Month: March 2017

How to view a git log graph from the command line that looks like Visual Studio View History – 076

It feels like there are 100 different ways to do a git log. Here’s one possible way… I’m using the OpenLiveWriter repo to demo since it has lots of branching going on.

P.S. The way to exit these log commands is to press ‘q’ when the colon appears, if you are following along at home.

let’s start with git log –graph.

git log --graph command line

But it’s too wordy to show the graph.

Let’s try git log –graph –pretty=oneline

git log --graph --pretty=oneline

Better, but the long commit IDs are throwing everything off.

Let’s try git log –graph –pretty=oneline –graph –abbrev-commit

git log --graph --pretty=oneline --graph --abbrev-commit

And that’s about as close as I can get to a graph that looks like the graph in Visual Studio.

If you know of a better way, please share with the group! 🙂

How to open files in a repo that doesn’t contain a solution in Visual Studio 2015 – 075

tl;dr if you have a repo that doesn’t have a solution, don’t worry. You can still use File – Open – File to open files associated with the repo and Team Explorer will still track those files the same as if a solution were open.

P.S. I’m writing these tips for VS 2015. I’ll need to update for Visual Studio 2017.

For all my adult life (minus 2 years), the Solution file was your go-to starting point in Visual Studio. Even if you create a new text file via File – New – File, Visual Studio creates a new Solution nevertheless.

a solution still appears

It’s almost like Visual Studio has a Solution that’s in search of a problem.

Can’t believe I’ve never thought of that one before… Anyways…

Repos that do not contain a Solution

If you open a repo that doesn’t have a solution in it, you’ll see the following:

no solution found

You can still go to File – Open – File and open files that are associated with that repo. In fact, File – Open – File will open to that repo’s folder.

Opening a different Solution when Team Explorer is connected

A solution will always take precedence over a repo opened in Team Explorer.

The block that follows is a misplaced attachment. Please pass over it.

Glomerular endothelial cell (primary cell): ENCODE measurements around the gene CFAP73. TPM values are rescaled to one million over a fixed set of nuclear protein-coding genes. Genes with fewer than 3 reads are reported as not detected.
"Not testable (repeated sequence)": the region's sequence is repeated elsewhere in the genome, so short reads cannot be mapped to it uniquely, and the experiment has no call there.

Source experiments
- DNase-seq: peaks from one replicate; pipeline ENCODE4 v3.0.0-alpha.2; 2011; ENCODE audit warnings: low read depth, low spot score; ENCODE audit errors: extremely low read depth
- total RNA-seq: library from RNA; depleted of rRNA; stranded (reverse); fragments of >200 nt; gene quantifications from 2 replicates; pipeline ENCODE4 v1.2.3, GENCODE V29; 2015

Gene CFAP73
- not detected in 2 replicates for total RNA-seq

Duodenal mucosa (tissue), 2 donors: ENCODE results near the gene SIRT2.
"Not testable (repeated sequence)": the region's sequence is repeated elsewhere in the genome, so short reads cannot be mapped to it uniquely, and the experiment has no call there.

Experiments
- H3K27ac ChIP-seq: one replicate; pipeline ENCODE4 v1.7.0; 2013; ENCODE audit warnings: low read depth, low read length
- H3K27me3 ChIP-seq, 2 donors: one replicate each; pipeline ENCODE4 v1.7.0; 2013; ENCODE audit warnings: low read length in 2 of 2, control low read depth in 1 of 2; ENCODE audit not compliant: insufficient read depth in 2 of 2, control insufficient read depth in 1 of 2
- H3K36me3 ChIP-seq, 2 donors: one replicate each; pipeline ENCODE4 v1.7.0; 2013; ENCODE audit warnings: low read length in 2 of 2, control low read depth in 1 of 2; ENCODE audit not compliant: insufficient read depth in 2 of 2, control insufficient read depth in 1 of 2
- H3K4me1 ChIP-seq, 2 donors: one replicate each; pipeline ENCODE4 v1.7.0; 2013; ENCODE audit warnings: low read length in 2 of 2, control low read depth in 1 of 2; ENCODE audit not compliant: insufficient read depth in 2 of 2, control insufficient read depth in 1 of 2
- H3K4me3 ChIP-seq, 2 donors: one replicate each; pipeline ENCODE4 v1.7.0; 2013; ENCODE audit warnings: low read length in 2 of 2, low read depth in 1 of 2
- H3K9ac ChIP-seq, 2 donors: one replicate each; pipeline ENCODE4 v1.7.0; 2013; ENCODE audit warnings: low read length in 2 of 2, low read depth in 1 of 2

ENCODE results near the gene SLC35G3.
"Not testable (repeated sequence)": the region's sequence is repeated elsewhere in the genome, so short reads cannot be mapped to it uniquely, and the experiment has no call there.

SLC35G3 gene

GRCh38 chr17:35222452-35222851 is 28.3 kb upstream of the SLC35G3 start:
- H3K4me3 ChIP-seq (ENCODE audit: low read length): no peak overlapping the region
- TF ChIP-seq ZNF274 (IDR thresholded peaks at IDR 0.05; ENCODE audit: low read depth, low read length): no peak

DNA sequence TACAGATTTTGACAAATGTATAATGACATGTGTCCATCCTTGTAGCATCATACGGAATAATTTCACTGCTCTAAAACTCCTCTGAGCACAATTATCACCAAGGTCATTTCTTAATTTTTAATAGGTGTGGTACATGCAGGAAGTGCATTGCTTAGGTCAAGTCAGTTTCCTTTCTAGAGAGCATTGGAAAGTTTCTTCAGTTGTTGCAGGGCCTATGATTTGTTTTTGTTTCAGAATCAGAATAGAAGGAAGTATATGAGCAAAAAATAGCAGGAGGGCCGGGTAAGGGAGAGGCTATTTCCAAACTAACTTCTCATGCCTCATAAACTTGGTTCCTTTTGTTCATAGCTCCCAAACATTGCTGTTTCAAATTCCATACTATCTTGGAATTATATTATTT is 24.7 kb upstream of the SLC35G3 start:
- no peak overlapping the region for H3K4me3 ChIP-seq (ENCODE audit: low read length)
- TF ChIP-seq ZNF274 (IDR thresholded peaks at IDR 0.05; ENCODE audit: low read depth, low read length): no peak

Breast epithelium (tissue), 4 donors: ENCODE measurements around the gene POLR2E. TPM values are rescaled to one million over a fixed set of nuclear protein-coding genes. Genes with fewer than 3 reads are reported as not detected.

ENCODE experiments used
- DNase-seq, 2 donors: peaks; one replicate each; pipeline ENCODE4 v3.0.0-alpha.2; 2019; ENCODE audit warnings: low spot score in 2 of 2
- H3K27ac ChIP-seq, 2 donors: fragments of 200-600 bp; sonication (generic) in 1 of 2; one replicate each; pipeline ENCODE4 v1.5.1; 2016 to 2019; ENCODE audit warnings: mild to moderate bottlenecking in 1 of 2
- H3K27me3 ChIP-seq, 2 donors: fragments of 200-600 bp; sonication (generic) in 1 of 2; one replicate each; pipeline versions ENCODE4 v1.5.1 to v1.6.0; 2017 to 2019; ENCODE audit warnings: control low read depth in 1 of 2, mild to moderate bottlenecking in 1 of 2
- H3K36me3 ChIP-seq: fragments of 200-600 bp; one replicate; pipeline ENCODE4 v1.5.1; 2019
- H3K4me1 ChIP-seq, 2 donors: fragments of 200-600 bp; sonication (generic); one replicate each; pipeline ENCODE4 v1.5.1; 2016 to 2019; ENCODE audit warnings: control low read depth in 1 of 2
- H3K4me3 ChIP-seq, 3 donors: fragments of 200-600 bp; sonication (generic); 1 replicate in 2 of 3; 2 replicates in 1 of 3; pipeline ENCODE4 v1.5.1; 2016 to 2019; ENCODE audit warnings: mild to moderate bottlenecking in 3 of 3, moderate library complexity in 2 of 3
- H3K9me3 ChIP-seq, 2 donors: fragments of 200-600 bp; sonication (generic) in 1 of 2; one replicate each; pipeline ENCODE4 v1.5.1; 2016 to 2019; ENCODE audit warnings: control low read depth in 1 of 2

For example, in the previous screenshot, I have a repo named “amend” that’s open, but this repo doesn’t a Solution. If I open a different solution that does not contain a repo, you’ll see that Team Explorer goes offline.

Team Explorer Offline

I guess this is Team Explorer’s way of saying, “Hey Look, I don’t want you to get confused which solution is tied to which repo.”

Switching to a different Repo with a Solution Open

Now having said that, let’s suppose I’m connected to a repo that has a solution, let’s say some ConsoleApplication54 project (you know you have them!) and you have the ConsoleApplication54 solution opened.

If you switch repos (via Team Explorer – Manage Connections) to any other repo, regardless whether it has a solution file opened, you’ll be in an odd state. On one hand you’ll have a solution opened, but Team Explorer will be tracking changes for an entirely different repo. This is the state you couldn’t get in to in the previous section.

It’s almost like a Game of Thrones battle (or so I’m told – haven’t seen or read yet) being played out inside the IDE: solutions vs repos.

How to amend changes to your code in your most recent commit – 074

Yesterday’s tip was about making changes to your commit message. Today’s tip is making changes to your code as well.

Hey my Git experts friends reading this! I’m not sure what the command line equivalent is, so can someone look at my section below on using the CLI and tell me why I have to use –allow-empty?

We’ll start with Team Explorer in Visual Studio and then rinse and repeat with what I think is the equivalent git command.

Amend using Visual Studio

It looks like Team Explorer will let you amend based on whatever changes are in the working directory, but just in case you only want to change one file, I’d suggest staging the file(s )you want to amend first. In a command line scenario, whatever files are in staging are the ones that will be amended. (See previous tips)

Actions button in Team Explorer

Click on the Actions button and select Amend Previous Commit.

Amend Previous Commit

And you’ll get a new commit ID.

new commit ID shown in TE info bar

Amend using Command Line

Full disclosure: I don’t know when to use the –allow-empty option. I also don’t know what the ramifications of using it are. It seems I need to use this option even though 1. the staged changes are different than those in the commit history and 2. I’ve specified a commit message. TBH I’m not sure what is going on here.

But this is my best guess at the command line equivalent of what Team Explorer is doing.

  1. make changes to your file
  2. use git add to add those changes to staging